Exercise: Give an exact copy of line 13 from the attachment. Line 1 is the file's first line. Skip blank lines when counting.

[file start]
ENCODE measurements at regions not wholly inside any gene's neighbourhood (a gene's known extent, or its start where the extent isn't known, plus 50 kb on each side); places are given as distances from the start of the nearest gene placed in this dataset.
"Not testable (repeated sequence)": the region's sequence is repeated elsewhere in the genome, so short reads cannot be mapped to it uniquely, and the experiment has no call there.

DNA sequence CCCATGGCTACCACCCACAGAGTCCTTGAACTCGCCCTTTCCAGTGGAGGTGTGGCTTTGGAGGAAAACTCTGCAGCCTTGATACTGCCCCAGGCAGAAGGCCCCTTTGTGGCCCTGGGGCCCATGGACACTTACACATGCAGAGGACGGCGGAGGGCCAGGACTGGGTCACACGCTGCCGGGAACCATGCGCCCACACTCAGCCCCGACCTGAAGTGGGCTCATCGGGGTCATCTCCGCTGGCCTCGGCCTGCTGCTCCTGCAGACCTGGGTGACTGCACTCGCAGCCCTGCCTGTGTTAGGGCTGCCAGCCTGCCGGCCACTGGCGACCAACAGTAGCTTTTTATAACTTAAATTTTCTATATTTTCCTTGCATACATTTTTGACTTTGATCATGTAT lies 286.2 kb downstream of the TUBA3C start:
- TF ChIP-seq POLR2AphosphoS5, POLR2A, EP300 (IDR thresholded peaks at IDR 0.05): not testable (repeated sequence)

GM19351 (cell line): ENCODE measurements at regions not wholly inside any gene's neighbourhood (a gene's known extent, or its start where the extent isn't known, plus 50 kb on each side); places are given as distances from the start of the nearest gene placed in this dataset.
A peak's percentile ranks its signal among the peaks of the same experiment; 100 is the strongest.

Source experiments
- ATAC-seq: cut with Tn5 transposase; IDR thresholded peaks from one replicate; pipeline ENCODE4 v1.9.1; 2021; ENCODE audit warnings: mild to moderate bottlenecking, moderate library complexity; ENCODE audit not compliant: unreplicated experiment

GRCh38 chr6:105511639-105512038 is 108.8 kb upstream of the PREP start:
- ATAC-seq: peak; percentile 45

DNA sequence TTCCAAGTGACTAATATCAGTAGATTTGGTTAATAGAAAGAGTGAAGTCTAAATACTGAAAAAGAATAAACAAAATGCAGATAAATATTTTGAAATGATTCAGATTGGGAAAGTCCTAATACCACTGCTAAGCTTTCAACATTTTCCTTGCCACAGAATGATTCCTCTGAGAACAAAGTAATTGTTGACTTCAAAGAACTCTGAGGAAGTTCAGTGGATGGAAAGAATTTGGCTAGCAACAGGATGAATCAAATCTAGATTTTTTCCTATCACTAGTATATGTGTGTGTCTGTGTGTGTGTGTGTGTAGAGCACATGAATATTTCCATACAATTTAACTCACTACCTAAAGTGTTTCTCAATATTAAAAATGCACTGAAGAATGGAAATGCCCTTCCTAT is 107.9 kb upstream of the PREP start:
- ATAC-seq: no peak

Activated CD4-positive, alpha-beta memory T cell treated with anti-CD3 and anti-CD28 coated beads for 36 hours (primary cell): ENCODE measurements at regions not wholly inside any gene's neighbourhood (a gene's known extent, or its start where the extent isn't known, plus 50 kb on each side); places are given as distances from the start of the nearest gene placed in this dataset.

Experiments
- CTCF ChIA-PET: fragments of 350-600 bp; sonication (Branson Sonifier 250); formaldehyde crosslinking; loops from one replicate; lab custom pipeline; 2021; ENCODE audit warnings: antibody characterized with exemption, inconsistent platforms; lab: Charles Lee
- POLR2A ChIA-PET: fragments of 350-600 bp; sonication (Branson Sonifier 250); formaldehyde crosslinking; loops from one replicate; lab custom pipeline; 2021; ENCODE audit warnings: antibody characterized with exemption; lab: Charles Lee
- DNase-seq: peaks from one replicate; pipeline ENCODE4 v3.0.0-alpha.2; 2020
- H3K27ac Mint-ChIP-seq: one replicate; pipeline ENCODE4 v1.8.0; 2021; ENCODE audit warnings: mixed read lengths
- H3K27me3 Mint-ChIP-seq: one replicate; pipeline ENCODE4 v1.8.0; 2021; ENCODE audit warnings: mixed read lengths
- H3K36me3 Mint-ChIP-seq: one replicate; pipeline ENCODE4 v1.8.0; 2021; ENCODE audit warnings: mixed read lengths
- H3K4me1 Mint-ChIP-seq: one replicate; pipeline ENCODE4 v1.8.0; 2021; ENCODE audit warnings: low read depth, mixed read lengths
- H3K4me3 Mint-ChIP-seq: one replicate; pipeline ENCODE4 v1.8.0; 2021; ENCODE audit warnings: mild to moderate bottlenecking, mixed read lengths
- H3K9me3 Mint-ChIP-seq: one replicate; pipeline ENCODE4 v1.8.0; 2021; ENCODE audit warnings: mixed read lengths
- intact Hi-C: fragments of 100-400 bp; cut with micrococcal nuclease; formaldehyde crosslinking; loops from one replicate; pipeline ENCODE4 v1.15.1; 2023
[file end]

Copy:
Activated CD4-positive, alpha-beta memory T cell treated with anti-CD3 and anti-CD28 coated beads for 36 hours (primary cell): ENCODE measurements at regions not wholly inside any gene's neighbourhood (a gene's known extent, or its start where the extent isn't known, plus 50 kb on each side); places are given as distances from the start of the nearest gene placed in this dataset.